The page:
Aldous Huxley was born in 1894 in England to two very aristocratic parents, Leonard and Julia Huxley. Huxley’s family possessed both scientific and literary fame throughout Europe. Indeed young Aldous had much to live up to. As a teenager, Huxley was enrolled in Eton, the legendary university. Soon he developed a bizarre eye disease which left him blind for over two years. Needless to say, this event dramatically changed Huxley, who decided to be a writer instead of a medical doctor. He reminisces, "...I should infallibly have killed myself in the much more strenuous profession of medicine." However, Huxley was no stranger to work, even in the literary world. The great author had an incredibly productive writing career for nearly four decades, concluding at the time of his death in November of 1963.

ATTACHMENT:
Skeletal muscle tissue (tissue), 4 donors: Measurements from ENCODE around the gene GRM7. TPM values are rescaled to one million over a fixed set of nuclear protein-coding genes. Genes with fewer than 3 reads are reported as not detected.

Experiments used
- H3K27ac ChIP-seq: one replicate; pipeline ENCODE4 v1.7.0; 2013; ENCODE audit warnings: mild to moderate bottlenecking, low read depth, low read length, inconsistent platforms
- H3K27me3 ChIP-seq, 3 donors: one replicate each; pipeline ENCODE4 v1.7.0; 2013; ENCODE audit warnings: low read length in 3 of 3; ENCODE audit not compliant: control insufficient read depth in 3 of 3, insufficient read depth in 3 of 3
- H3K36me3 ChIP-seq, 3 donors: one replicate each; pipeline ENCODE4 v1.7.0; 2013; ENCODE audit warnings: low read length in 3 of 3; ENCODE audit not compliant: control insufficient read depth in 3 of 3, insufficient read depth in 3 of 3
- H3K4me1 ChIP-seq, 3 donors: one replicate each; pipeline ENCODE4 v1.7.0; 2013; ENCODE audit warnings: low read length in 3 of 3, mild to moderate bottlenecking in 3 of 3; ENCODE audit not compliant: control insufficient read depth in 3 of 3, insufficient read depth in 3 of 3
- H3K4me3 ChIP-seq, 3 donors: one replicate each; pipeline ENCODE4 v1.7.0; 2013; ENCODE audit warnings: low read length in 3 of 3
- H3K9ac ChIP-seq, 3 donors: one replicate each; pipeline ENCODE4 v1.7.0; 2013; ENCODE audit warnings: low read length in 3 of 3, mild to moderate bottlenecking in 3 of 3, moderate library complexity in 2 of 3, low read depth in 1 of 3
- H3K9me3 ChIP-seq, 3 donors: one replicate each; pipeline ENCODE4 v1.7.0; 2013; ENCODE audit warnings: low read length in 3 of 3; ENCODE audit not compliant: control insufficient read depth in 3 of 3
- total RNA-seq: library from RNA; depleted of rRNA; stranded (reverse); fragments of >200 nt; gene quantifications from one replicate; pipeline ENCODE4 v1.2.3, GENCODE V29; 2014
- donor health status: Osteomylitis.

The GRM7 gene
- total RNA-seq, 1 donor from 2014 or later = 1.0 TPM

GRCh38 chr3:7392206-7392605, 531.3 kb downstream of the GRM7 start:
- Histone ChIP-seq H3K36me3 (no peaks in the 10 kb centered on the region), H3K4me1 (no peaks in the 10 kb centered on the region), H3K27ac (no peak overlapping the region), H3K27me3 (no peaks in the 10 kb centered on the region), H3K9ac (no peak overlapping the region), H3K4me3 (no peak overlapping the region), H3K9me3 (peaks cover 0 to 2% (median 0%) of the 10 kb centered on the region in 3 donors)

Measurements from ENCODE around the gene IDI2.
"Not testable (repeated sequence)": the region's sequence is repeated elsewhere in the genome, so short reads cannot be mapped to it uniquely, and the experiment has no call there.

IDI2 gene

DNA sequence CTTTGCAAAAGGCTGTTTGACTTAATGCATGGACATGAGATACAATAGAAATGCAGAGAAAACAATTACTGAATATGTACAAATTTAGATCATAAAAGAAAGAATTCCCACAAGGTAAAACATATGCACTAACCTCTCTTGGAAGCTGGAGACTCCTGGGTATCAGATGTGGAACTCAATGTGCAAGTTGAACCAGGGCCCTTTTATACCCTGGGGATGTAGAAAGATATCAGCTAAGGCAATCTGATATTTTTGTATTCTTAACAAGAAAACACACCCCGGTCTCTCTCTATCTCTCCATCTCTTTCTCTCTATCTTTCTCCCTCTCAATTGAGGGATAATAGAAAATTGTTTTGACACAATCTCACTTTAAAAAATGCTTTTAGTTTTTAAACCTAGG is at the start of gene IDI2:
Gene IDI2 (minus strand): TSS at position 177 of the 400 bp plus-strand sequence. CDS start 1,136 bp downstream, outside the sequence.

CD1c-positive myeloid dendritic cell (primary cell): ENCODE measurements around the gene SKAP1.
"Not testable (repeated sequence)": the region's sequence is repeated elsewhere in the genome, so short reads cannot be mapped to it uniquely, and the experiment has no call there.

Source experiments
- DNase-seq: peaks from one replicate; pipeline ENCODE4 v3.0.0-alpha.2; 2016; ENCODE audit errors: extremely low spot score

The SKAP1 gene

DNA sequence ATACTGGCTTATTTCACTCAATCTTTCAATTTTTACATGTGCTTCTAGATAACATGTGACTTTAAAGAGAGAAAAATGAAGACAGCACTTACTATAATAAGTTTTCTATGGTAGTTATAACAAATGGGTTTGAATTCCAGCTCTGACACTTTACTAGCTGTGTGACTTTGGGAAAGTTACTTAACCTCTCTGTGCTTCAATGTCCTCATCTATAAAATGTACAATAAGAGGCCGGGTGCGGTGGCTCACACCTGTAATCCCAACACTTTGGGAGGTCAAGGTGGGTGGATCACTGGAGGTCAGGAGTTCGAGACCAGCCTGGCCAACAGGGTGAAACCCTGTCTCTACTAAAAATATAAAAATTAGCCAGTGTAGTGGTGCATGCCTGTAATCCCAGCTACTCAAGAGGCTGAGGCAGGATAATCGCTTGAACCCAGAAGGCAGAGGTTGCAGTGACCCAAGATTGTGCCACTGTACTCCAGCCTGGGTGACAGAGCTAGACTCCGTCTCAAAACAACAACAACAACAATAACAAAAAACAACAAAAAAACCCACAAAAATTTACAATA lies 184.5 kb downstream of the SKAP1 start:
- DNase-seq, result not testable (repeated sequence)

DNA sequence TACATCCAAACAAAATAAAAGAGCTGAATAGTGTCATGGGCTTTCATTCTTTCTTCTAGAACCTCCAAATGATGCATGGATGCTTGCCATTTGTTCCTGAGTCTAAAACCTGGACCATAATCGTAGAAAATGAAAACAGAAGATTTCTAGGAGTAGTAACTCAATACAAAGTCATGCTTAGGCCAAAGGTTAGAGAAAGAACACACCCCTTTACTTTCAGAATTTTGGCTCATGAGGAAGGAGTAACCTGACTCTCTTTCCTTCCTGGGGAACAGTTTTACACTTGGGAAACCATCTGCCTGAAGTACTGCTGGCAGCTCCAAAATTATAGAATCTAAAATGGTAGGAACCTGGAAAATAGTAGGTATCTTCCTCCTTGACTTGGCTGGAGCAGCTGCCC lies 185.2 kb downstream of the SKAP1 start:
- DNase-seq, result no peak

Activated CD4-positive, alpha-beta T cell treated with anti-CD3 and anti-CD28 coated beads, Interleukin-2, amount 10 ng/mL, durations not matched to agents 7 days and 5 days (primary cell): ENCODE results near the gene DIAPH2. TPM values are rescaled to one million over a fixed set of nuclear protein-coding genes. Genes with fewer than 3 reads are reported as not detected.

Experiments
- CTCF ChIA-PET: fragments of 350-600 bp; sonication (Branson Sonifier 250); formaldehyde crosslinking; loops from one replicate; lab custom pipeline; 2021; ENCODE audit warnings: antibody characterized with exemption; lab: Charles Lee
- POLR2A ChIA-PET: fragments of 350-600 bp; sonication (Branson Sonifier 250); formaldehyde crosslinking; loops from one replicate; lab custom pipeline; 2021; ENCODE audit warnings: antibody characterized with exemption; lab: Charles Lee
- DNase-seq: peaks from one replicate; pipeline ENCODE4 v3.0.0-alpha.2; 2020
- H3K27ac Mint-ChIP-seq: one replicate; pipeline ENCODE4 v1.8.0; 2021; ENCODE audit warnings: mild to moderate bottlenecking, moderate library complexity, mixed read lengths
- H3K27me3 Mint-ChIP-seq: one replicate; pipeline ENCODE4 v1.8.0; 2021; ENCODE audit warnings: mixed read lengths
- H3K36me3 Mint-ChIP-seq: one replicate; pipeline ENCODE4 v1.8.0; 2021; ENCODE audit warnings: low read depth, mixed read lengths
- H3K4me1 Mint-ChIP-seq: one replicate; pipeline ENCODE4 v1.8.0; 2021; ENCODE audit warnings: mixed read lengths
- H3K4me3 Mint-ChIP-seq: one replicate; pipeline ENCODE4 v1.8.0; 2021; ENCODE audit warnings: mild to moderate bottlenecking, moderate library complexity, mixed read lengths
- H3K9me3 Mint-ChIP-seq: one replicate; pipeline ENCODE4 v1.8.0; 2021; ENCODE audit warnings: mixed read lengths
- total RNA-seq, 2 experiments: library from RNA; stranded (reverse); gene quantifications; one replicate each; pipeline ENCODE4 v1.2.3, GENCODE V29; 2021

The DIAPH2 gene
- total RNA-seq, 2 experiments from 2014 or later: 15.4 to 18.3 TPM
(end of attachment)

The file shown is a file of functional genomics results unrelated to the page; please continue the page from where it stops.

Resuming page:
Huxley lived and wrote in Italy for much of his early adult life. He contributed to many literary magazines, including Vogue, but soon was forced to flee to America in 1937 to escape Hitler and the Nazis. As Huxley grew as an author, his writing became increasingly serious. He struggled to determine man’s role in society and to find the meaning of his perception. With his most famous work, Brave New World, Huxley proved to be decades ahead of his time. Indeed it would take years for the literary community to finally accept his work for what it was. Eventually Huxley emigrated to the United States where he lived the rest of his days in sunny southern California. As he grew older, Huxley began to experiment with LSD, a mind altering drug he found to be particularly useful for attaining spiritual perception. His later books reflected this interest in man’s relationship with the spiritual world.
Huxley will go down in history as being one the most famous of the contemporary writers, often writing misconstrued pieces far ahead of their time.